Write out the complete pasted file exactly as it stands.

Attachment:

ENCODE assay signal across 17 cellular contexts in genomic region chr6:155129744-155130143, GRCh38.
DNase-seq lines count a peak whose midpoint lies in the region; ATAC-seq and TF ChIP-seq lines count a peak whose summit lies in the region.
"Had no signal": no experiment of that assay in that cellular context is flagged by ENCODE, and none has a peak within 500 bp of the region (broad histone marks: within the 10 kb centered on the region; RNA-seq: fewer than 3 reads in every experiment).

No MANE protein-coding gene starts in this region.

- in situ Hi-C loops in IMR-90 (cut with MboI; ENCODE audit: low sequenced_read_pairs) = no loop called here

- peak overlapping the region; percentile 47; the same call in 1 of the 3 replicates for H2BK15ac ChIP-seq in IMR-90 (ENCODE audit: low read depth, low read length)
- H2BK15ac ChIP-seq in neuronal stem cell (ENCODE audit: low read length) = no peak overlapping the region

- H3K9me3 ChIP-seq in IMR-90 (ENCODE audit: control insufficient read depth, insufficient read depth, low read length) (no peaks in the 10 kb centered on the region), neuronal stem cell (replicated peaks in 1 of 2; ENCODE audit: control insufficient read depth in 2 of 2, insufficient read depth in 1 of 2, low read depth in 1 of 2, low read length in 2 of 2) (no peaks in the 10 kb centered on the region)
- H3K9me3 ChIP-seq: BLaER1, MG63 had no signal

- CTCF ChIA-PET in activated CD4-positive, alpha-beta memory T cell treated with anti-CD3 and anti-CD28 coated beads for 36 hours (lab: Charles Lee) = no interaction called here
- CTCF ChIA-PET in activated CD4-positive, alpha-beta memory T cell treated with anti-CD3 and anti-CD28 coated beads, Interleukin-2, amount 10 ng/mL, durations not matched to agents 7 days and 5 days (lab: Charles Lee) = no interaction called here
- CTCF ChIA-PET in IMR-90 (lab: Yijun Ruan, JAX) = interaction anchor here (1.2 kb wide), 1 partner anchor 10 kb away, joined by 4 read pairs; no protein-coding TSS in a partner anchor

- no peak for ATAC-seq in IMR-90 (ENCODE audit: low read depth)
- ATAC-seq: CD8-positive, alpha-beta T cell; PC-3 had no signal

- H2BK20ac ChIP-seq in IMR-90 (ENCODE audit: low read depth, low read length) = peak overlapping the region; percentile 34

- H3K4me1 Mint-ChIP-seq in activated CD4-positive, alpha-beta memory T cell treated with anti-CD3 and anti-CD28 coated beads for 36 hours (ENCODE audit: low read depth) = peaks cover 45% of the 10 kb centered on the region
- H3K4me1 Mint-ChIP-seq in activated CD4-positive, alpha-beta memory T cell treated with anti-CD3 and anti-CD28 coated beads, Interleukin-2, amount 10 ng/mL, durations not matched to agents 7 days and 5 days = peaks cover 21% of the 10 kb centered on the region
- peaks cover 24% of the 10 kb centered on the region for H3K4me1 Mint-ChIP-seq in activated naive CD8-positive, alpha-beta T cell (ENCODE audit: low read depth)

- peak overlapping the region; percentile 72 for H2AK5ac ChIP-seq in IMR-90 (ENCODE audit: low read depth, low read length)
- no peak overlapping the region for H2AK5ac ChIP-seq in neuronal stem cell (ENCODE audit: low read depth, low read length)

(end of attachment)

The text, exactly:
ENCODE assay signal across 17 cellular contexts in genomic region chr6:155129744-155130143, GRCh38.
DNase-seq lines count a peak whose midpoint lies in the region; ATAC-seq and TF ChIP-seq lines count a peak whose summit lies in the region.
"Had no signal": no experiment of that assay in that cellular context is flagged by ENCODE, and none has a peak within 500 bp of the region (broad histone marks: within the 10 kb centered on the region; RNA-seq: fewer than 3 reads in every experiment).

No MANE protein-coding gene starts in this region.

- in situ Hi-C loops in IMR-90 (cut with MboI; ENCODE audit: low sequenced_read_pairs) = no loop called here

- peak overlapping the region; percentile 47; the same call in 1 of the 3 replicates for H2BK15ac ChIP-seq in IMR-90 (ENCODE audit: low read depth, low read length)
- H2BK15ac ChIP-seq in neuronal stem cell (ENCODE audit: low read length) = no peak overlapping the region

- H3K9me3 ChIP-seq in IMR-90 (ENCODE audit: control insufficient read depth, insufficient read depth, low read length) (no peaks in the 10 kb centered on the region), neuronal stem cell (replicated peaks in 1 of 2; ENCODE audit: control insufficient read depth in 2 of 2, insufficient read depth in 1 of 2, low read depth in 1 of 2, low read length in 2 of 2) (no peaks in the 10 kb centered on the region)
- H3K9me3 ChIP-seq: BLaER1, MG63 had no signal

- CTCF ChIA-PET in activated CD4-positive, alpha-beta memory T cell treated with anti-CD3 and anti-CD28 coated beads for 36 hours (lab: Charles Lee) = no interaction called here
- CTCF ChIA-PET in activated CD4-positive, alpha-beta memory T cell treated with anti-CD3 and anti-CD28 coated beads, Interleukin-2, amount 10 ng/mL, durations not matched to agents 7 days and 5 days (lab: Charles Lee) = no interaction called here
- CTCF ChIA-PET in IMR-90 (lab: Yijun Ruan, JAX) = interaction anchor here (1.2 kb wide), 1 partner anchor 10 kb away, joined by 4 read pairs; no protein-coding TSS in a partner anchor

- no peak for ATAC-seq in IMR-90 (ENCODE audit: low read depth)
- ATAC-seq: CD8-positive, alpha-beta T cell; PC-3 had no signal

- H2BK20ac ChIP-seq in IMR-90 (ENCODE audit: low read depth, low read length) = peak overlapping the region; percentile 34

- H3K4me1 Mint-ChIP-seq in activated CD4-positive, alpha-beta memory T cell treated with anti-CD3 and anti-CD28 coated beads for 36 hours (ENCODE audit: low read depth) = peaks cover 45% of the 10 kb centered on the region
- H3K4me1 Mint-ChIP-seq in activated CD4-positive, alpha-beta memory T cell treated with anti-CD3 and anti-CD28 coated beads, Interleukin-2, amount 10 ng/mL, durations not matched to agents 7 days and 5 days = peaks cover 21% of the 10 kb centered on the region
- peaks cover 24% of the 10 kb centered on the region for H3K4me1 Mint-ChIP-seq in activated naive CD8-positive, alpha-beta T cell (ENCODE audit: low read depth)

- peak overlapping the region; percentile 72 for H2AK5ac ChIP-seq in IMR-90 (ENCODE audit: low read depth, low read length)
- no peak overlapping the region for H2AK5ac ChIP-seq in neuronal stem cell (ENCODE audit: low read depth, low read length)